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Tenant Problem Solving

"In essence, we determine the difference between someone feeling hot or cold and the actual temperature being hot or cold, because if you rely on subjective judgements about this, it can send you all over the place," he says. "We developed forms, temperature charting graphs and processes by which we can separate heat and air from subjective perception. And we train our on-site managers on how to do this tactfully, yet assertively. If the tenant office manager knows that you are responding to a problem and that you can discern the difference between one of their employees being a problem versus the heat or air being a problem — and you are going to solve it if it’s the heat or air — there’s a confidence that’s built up and the office managers typically appreciate it. It maintains the relationship."

Brant Cali adds that tenants are never more than one or two people away from the top-most levels of company management, so that complaints and solutions are attended to quickly and knowledgeably. "Tenants know that they are dealing with individuals who ultimately are in charge of the company," he asserts. "That’s one of the reasons why we have remained local in our development interest — not only because the opportunities in New Jersey have been so vast, but because ii we cannot access our properties quickly, there’s a limit to how effectively we can personally manage them."

Despite its efforts to keep on top of tenant concerns and keep its buildings fully functional, Cali has found that in the current down real estate market, money is the prime consideration when it comes time for tenants to renew their leases. "I’ve had many tenants tell me that given an equal deal, they’ll always come to our buildings, but if its not equal with the competition, they might not stay," says John R. Cali. "Therefore, we contact most of our tenants at least two years prior to lease expiration and attempt to discern their future plans so that we have a realistic time frame to work toward their goals. In addition, we have a policy that existing tenants are always given priority to expand into any available space. We work very closely with existing tenants who need to change their space requirements in terms of layout or even to contract and take less space."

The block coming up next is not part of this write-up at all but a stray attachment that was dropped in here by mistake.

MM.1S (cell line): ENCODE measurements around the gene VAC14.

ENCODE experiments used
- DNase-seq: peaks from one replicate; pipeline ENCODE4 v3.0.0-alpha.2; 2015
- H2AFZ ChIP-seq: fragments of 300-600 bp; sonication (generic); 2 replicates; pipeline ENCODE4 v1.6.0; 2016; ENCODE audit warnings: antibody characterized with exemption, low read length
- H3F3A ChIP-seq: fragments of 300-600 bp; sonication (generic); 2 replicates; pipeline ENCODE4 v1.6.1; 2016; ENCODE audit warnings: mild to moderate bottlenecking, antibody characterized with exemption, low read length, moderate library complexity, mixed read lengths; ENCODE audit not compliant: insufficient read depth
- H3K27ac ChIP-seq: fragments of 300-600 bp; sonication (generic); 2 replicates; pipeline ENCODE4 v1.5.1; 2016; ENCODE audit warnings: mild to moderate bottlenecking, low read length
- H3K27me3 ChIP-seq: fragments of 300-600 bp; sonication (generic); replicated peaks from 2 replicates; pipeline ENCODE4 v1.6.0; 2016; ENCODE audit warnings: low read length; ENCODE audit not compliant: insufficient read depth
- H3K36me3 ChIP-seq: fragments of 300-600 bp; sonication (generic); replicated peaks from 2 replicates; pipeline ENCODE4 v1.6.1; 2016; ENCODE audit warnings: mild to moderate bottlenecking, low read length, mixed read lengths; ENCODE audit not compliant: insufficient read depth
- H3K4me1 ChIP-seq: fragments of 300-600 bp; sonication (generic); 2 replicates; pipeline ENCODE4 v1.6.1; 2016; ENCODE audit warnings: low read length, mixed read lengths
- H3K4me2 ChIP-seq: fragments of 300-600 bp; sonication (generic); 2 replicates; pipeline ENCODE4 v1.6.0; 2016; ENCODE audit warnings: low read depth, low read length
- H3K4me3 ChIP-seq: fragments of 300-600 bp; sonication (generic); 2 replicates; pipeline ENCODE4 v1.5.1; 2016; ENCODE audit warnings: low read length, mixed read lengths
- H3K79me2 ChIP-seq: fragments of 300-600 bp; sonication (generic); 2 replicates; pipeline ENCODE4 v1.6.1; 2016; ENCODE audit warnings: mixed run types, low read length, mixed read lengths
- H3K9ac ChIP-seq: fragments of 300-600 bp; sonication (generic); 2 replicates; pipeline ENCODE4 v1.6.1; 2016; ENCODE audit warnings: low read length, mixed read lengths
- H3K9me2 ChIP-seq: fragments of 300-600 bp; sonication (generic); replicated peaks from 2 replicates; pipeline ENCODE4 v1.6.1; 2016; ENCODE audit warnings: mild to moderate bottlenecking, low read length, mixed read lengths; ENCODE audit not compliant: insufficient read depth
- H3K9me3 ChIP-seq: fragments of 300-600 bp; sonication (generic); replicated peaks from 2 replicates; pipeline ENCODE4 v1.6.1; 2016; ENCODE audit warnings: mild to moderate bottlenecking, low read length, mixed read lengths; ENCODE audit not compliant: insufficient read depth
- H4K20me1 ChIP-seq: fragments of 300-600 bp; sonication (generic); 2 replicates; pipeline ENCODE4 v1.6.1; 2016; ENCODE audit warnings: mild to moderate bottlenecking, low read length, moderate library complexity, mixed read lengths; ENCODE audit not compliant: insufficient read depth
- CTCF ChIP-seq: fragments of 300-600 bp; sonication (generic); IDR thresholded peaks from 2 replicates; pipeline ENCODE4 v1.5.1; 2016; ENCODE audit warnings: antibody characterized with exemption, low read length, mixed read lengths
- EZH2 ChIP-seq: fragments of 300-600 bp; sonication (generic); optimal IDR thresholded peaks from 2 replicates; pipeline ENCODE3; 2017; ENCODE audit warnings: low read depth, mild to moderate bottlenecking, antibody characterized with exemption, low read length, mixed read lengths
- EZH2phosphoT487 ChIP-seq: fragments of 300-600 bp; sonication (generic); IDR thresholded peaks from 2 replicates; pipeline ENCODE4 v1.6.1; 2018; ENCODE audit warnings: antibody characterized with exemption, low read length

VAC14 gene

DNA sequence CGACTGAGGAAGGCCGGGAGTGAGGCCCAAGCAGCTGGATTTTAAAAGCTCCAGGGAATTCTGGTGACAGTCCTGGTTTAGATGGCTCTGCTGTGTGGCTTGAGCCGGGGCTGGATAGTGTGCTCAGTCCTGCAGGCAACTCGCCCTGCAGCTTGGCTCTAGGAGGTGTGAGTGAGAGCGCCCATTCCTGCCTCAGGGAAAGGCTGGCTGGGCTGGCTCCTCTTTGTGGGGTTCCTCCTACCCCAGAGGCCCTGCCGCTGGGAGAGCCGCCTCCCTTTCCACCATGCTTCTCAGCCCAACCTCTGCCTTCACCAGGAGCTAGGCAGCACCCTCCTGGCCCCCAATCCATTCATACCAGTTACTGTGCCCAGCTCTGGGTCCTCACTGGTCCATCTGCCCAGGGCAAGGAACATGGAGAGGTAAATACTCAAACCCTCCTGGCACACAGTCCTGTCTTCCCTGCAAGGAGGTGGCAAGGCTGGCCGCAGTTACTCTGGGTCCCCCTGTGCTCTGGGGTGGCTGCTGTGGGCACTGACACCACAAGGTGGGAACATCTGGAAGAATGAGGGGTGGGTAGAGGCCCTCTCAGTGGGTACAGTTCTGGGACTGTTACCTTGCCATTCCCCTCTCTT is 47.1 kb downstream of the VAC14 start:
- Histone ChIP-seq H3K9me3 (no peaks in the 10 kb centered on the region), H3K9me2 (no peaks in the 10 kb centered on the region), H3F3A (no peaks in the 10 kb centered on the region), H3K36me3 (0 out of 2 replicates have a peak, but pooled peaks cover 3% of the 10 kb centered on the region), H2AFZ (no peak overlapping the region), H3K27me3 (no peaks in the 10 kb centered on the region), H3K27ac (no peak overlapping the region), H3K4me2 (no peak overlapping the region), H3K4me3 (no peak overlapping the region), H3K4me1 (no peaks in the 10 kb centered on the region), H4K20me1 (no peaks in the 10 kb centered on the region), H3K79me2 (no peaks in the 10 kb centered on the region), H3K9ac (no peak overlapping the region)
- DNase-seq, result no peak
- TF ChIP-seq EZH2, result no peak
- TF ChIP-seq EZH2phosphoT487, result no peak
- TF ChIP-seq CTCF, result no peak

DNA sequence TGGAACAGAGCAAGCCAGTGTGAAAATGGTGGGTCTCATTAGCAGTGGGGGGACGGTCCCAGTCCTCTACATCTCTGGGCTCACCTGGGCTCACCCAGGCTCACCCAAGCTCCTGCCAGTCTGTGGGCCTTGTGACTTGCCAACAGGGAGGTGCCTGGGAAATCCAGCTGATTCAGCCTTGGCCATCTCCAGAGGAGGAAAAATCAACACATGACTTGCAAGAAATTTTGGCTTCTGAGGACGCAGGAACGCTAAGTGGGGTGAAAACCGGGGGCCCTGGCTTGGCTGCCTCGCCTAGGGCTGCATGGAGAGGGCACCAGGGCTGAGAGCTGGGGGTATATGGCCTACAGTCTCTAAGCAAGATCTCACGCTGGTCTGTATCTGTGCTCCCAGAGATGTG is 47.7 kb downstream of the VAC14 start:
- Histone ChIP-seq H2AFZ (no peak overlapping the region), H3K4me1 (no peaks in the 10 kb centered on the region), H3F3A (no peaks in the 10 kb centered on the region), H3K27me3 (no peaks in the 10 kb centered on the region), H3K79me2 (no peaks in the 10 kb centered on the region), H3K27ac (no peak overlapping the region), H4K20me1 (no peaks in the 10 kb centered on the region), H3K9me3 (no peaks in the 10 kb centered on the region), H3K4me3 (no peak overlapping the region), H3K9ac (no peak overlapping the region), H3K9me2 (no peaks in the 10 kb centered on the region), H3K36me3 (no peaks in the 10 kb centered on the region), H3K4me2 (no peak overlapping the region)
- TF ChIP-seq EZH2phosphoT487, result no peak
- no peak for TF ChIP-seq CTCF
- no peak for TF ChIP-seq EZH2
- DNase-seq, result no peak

Liberty Hall II, the 150,000 sq.-ft. second building at Cali's Liberty Hall Corporate Center in Union, N.J.

Although it curtailed construction, Cali has several new buildings it is currently marketing, along with a major development site along the Hudson River waterfront in Jersey City, NJ. Leasing continues at Liberty Hall II, the 150,000-square-foot second building at Cali’s 50-acre Liberty Hall Corporate Center in Union, NJ. Designed by architects Swanke Hayden Connell Ltd., the four-story building features 37,500-square-foot floors, a 60-foot atrium lobby and distinguished Gothic architecture with a pre-cast concrete exterior and blue-glass facade.

Cali’s largest office development to date—the 622,000-square-foot International Financial Tower in Jersey City—was completed in 1989 and today is 80% occupied. Approximately 150,000 square feet on contiguous floors is still available, the Pershing Division of New York City-based Donaldson, Lufkin, Jenrette Securities Corporation pre-leased more than half of the tower for its new headquarters and Japan-based NTT Data Communications Systems Corporation has taken 137,000 square feet on the top four floors for its first-ever data center outside of Japan.

The 19-story building is pentagon-shaped to maximize views of New York City to the east. A multi-faceted facade features concrete panels and rose-colored granite aggregate. Office floors have been designed to accommodate state-of-the-art computer facilities and back-office operations, with slab-to-slab heights of 13 feet, six inches. An atrium entranceway rises 60 feet and is highlighted by a waterfall spilling into a reflecting pool. A 6,700-squarefoot retail component fronts on Grove Street.

International Financial Tower also boasts a number of tenant incentives since it is located within a state "urban enterprise zone." Tenants are exempted from state sales and use taxes, and receive employee tax credits, a reduction in unemployment insurance taxes, special services, training programs and priority state Funding consideration. The building also has direct access to the Grove Street PATH station, offering tenants quick and affordable mass-transit access to New York City. By auto, the tower is only a 15-minute drive from Newark International Airport, and provides near-immediate access to the New Jersey Turnpike, the Holland Tunnel, and the 1.2 million-square-foot Newport Centre Mall.

While it already has placed its signature on the Jersey City waterfront with International Financial Tower, Cali is the developer of one of the most important raw sites left in the overall waterfront development plan. As partner with shipping magnate D.K. Ludwig, through his firm, National Bulk Carriers Inc., Cali is poised to develop the 53-acre Harsimus Cove South site overlooking New York’s World Trade Center complex. The site can accommodate a mixed-use development of up to 8 million square feet of corporate space and up to 200 residential units per acre. In addition, there are 30 acres for marina development.

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